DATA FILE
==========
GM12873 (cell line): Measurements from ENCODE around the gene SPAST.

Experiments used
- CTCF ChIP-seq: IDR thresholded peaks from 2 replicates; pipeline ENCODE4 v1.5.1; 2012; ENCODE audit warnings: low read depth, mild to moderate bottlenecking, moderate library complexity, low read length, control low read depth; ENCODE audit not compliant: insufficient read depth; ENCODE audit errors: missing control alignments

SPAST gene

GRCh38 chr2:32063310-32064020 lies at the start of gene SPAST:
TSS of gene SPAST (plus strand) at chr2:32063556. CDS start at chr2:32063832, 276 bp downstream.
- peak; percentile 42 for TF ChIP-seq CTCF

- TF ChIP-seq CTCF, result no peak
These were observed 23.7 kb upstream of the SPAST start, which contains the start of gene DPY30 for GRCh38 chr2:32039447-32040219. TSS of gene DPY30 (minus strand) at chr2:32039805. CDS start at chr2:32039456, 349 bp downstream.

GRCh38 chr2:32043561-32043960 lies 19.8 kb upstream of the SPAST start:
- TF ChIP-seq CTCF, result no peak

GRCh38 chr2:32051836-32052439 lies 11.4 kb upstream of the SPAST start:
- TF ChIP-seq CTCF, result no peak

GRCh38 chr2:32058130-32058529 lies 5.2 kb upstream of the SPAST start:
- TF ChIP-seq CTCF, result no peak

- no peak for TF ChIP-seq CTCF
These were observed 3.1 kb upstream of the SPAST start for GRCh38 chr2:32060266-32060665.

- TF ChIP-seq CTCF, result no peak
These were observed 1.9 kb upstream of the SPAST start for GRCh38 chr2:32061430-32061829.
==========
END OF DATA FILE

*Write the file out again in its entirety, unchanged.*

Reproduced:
GM12873 (cell line): Measurements from ENCODE around the gene SPAST.

Experiments used
- CTCF ChIP-seq: IDR thresholded peaks from 2 replicates; pipeline ENCODE4 v1.5.1; 2012; ENCODE audit warnings: low read depth, mild to moderate bottlenecking, moderate library complexity, low read length, control low read depth; ENCODE audit not compliant: insufficient read depth; ENCODE audit errors: missing control alignments

SPAST gene

GRCh38 chr2:32063310-32064020 lies at the start of gene SPAST:
TSS of gene SPAST (plus strand) at chr2:32063556. CDS start at chr2:32063832, 276 bp downstream.
- peak; percentile 42 for TF ChIP-seq CTCF

- TF ChIP-seq CTCF, result no peak
These were observed 23.7 kb upstream of the SPAST start, which contains the start of gene DPY30 for GRCh38 chr2:32039447-32040219. TSS of gene DPY30 (minus strand) at chr2:32039805. CDS start at chr2:32039456, 349 bp downstream.

GRCh38 chr2:32043561-32043960 lies 19.8 kb upstream of the SPAST start:
- TF ChIP-seq CTCF, result no peak

GRCh38 chr2:32051836-32052439 lies 11.4 kb upstream of the SPAST start:
- TF ChIP-seq CTCF, result no peak

GRCh38 chr2:32058130-32058529 lies 5.2 kb upstream of the SPAST start:
- TF ChIP-seq CTCF, result no peak

- no peak for TF ChIP-seq CTCF
These were observed 3.1 kb upstream of the SPAST start for GRCh38 chr2:32060266-32060665.

- TF ChIP-seq CTCF, result no peak
These were observed 1.9 kb upstream of the SPAST start for GRCh38 chr2:32061430-32061829.